Each week we bring you news, opinions and research on Employee Engagement, Leadership and Motivation, along with some thoughts on practical workplace applications.
65% Of Employees Want More Feedback (So Why Don’t They Get It?)
As feedback is a core element of management communication, and communication is a core element of successful management, the question naturally becomes: Why do 65% of employees feel shortchanged in this regard? Why is something so fundamental so often lacking?
Victor Lipman, writing here for Forbes, give us what he believes are three main reasons – two of which are real and one of which, he claims, is dubious (but commonly used as an excuse!). He expands upon all three:
- There’s not enough time for it
- Giving meaningful candid feedback can be stressful and unpleasant
- Weaknesses in our management selection and training processes
[Lipman has some pretty forthright views on his third point with which many employees might agree – Ed.]
Blog: When Employee Voice Goes Wrong
IBM Kenexa’s Employee Voice survey platform provides a powerful and far reaching set of tools that enables companies to gain a deep understanding of what their employees really think on a range of issues, forming the basis for ongoing growth and development.
It’s no accident that IBM chose the name Employee Voice for the platform – it’s one of the four enablers of employee engagement identified by Engage for Success. But why is Employee Voice so vital? Why does it matter so much that employees are not only listened to, but truly heard?
Researchers used the term ‘pseudo voice’ to describe what happens all too frequently in organisations: managers ask their employees for the opinions and feedback, but completely ignore it. The researchers make some important points and share some surprising findings. Read more.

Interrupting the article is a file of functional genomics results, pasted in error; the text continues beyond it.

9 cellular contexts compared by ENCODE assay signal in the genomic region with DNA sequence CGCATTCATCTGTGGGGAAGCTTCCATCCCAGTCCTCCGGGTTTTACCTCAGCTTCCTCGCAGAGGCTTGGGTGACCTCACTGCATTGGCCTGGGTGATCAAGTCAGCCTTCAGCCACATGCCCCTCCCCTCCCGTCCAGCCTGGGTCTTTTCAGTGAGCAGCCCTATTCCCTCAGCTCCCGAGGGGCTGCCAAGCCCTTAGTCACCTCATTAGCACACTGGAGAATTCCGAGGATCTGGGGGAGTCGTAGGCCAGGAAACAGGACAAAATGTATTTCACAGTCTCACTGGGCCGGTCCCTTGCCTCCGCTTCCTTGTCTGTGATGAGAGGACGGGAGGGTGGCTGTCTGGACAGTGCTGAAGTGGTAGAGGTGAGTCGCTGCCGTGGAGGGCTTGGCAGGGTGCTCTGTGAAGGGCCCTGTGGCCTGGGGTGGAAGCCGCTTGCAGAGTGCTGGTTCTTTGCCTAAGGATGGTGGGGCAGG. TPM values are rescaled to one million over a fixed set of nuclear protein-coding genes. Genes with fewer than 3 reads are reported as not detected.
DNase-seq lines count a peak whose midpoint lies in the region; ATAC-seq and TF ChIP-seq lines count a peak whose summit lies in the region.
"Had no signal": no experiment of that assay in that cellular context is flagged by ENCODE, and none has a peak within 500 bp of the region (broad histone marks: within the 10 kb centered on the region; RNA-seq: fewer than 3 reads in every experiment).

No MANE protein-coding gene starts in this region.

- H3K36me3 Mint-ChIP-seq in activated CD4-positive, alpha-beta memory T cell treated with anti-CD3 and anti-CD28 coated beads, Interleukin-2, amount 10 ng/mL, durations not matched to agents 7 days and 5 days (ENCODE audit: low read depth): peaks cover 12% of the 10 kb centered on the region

It’s time to move beyond engagement. Empower and align employees with organisational priorities to build a culture of high performance, well being and career satisfaction. To learn more, call 03450 523 593
Something to Believe In (The not-so-dark art of employee engagement)
Sam Hollis, writing for Personnel Today, sets out to clarify the difference between employee engagement, satisfaction and workplace culture; they may overlap, says Hollis, but they’re not the same. [And we agree. Read the full article for all the details behind this brief summary – Ed.]
Workplace culture guides discretionary behaviour, says Hollis, but it’s not the same thing as employee engagement.
Similarly, employee satisfaction is a separate thing. “It’s indicative of how provisioned people are to do their job… But like a strong culture, keeping employees satisfied isn’t the same as winning their hearts and minds,” says Hollis.
So what is engagement and how is it different?
“Fundamentally” says Hollis, “engagement comes from employees understanding what their organisation stands for and is trying to achieve; believing and supporting it, knowing how they can contribute, and seeing its impact.”
Hollis gives examples of a police officer, firefighter, nurse, teacher, or soldier. These professions are underpaid, difficult, shrouded with bureaucracy and politics and often dangerous, yet many of the people in these professions are disproportionately engaged with their professions because they are bound by shared values.
Hollis points out that employees are now expecting their organisations to be doing something of value that connects them with society as a whole.
So, the first step to engaging your workforce? Give them something to believe in.
Ways to Make Your One-on-Ones with Employees More Productive
[We really liked this article as we fully subscribe to one-on-ones being the most important aspect of effective management of team members. Taking the time to listen to your employees is greatly empowering to each individual. It gives them a sense of importance that cannot be given by any other means. Don’t underestimate the value to you in the short, medium and long term. Over the course of the last 8 years our team has managed a group of 9 direct reports – having 1-1s every month during that period. The feedback and impact were very positive. If you’re not already running one-on-one meetings now is a good time to start – Ed.]
This article from Harvard Business Review expands upon these nice tips on how to get the most out of these meetings: